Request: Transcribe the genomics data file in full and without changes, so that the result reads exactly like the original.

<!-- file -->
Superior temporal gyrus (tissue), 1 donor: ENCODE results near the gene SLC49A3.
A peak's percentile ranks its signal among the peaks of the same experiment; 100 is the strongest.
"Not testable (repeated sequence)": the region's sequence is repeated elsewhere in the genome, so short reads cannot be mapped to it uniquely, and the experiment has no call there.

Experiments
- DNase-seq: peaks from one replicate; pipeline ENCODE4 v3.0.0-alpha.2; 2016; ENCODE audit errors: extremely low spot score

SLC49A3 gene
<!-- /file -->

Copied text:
Superior temporal gyrus (tissue), 1 donor: ENCODE results near the gene SLC49A3.
A peak's percentile ranks its signal among the peaks of the same experiment; 100 is the strongest.
"Not testable (repeated sequence)": the region's sequence is repeated elsewhere in the genome, so short reads cannot be mapped to it uniquely, and the experiment has no call there.

Experiments
- DNase-seq: peaks from one replicate; pipeline ENCODE4 v3.0.0-alpha.2; 2016; ENCODE audit errors: extremely low spot score

SLC49A3 gene